Neoprene suits, unlike dry suits, let some of the water through. The special structure of the fabric keeps the water inside the suit. Due to your body heat, this layer of water heats up in a short time. The film of warm water forms the ideal insulation against the cold.
Neoprene suits are the better choice for white water rafters and touring paddlers who are not afraid of waves. A fall into the water and also the splash water, the incoming waves, do not bother you much because of your neoprene suit.
It is important to choose a tight fitting suit. If the wetsuit is too wide, the water can flow in and out unhindered. A heat effect by the layer of enclosed water is then hardly given. The wetsuit must offer enough freedom of movement in the arm and shoulder area not to influence your paddle stroke.
What are the advantages of a wetsuit?
Neoprene suits are used by many water sports enthusiasts. For this reason, there are a large number of different models. Fashion-conscious paddlers can choose from numerous different designs. For dry suits, however, the choice is quite limited. Other variations such as Lohn Johns allow you to adjust the wetsuit to the outside temperature.
Compared to drysuits, neoprene suits offer more freedom of movement. These suits fit tighter to the body and feel much more natural in movement than a Drysuit with multiple layers of clothing underneath.
What is a dry suit?
The speciality of dry suits can already be derived from the name. Dry suits are suitable for a variety of water sports. The principle is always the same: waterproof materials such as nylon keep the water out and you dry. All openings on the arms and feet are tightly sealed so that the water has no chance to penetrate.
Drysuits for kayaking are less tight than neoprene suits and give you a lot more freedom of movement. The biggest advantage of dry suits also becomes a problem. Drysuits are designed to keep liquids out. However, this leads to your sweat sticking to your body. However, some modern models are made of breathable materials that allow fluids to flow from the inside out, but keep water out from the outside.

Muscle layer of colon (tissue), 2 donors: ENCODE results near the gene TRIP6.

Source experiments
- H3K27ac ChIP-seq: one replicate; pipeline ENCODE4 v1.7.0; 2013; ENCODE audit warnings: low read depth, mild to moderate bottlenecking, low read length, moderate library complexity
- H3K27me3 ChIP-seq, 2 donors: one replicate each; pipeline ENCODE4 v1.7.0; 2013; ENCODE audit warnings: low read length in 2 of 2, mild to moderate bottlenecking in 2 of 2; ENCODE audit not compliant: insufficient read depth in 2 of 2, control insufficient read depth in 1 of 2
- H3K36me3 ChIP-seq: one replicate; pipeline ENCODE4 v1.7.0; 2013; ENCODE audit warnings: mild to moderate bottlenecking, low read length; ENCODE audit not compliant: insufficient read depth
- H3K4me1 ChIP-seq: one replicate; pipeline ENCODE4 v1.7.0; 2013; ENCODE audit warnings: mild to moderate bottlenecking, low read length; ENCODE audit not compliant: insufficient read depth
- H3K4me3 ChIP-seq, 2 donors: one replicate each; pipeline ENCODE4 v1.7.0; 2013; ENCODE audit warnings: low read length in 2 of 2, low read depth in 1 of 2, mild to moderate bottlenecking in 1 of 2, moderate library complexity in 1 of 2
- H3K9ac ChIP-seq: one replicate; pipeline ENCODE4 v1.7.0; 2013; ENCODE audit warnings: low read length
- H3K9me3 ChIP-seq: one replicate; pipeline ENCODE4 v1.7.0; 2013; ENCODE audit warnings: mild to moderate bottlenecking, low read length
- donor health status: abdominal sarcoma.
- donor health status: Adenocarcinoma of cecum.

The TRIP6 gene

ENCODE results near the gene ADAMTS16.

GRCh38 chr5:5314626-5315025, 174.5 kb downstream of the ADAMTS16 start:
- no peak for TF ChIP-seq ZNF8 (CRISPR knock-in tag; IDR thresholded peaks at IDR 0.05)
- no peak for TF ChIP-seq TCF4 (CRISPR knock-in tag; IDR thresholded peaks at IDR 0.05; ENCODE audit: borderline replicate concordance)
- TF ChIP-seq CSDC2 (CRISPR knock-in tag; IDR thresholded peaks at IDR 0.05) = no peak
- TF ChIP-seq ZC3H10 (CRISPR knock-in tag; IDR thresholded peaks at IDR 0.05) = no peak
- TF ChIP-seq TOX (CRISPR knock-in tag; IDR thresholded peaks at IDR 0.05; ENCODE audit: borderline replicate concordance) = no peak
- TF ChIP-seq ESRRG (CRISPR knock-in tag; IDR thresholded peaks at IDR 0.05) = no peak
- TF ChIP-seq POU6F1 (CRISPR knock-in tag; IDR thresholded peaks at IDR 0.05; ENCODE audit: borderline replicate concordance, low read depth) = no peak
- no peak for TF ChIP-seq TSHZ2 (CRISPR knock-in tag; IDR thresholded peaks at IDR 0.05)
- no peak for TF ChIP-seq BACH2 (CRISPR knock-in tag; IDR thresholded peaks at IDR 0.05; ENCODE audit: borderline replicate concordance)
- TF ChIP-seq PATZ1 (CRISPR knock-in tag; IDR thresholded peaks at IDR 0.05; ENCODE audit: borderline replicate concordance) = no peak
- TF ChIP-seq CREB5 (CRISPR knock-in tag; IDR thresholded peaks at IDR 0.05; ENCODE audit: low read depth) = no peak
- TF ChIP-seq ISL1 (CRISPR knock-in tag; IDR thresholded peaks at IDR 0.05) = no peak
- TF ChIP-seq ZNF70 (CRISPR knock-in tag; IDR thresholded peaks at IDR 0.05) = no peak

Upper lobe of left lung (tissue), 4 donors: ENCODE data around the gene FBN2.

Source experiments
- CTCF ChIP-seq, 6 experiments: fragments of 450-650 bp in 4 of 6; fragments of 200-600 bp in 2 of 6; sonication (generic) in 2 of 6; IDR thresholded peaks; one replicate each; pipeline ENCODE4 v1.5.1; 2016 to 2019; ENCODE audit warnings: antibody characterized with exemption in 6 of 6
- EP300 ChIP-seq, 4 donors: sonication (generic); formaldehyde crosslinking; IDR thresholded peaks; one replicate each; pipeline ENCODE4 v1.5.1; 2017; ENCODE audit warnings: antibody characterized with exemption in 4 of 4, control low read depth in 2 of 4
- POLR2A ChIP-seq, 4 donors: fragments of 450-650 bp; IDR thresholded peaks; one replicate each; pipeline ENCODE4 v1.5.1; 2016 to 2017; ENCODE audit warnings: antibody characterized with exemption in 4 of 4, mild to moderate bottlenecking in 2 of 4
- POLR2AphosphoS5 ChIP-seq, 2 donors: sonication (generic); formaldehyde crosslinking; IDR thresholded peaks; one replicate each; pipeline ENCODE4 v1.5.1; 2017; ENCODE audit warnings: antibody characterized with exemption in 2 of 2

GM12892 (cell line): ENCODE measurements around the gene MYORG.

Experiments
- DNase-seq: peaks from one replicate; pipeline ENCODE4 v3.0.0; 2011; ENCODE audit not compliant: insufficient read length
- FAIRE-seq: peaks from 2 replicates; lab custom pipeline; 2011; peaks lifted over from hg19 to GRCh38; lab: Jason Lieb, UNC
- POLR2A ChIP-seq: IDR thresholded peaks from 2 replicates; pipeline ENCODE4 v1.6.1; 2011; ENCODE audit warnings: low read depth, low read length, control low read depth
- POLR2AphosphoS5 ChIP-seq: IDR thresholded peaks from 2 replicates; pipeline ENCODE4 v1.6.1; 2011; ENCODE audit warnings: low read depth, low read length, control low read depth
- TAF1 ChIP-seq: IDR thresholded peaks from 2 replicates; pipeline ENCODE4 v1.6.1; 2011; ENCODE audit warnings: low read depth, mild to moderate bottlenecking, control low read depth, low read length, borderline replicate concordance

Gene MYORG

How does a dry suit work?
A Drysuit is basically just a waterproof outer layer. However, these suits do not keep you warm on their own. With a dry suit you have to rely on the onion principle. Several layers on top of each other keep you warm, because the air trapped between the layers heats up and thus insulates your body from the outside temperatures.
The first layer is synthetic underwear or wool underwear. For the layer above, you should use fleece. Moisture-absorbing materials such as cotton would absorb your sweat and leave you feeling uncomfortable.
An advantage of the onion principle is that you can experiment with the thickness and number of layers to find your personal feel-good point.
What are the advantages of a dry suit?
The biggest advantage of Drysuits is already in the name. With dry suits you stay dry when kayaking. Splash water can’t harm you and even with a spontaneous watercourse you’re guaranteed to stay dry and warm.
Another advantage of dry suits is that you can adjust the number and thickness of the individual layers to the outside temperature.
What do you decide now? Are dry suits or wetsuits better for kayakers? Choosing a dry suit or wetsuit is not easy. In fact, there is no better type of suit per se.
Maybe this rule of thumb can help you: If you’re okay with getting wet, you should go for a wetsuit. If you’re planning white water rafting or want to kayak into waves, a wetsuit is the better choice. For example, if you prefer to stay completely dry when kayaking, you should choose a dry suit. This keeps the moisture out completely and your body dry.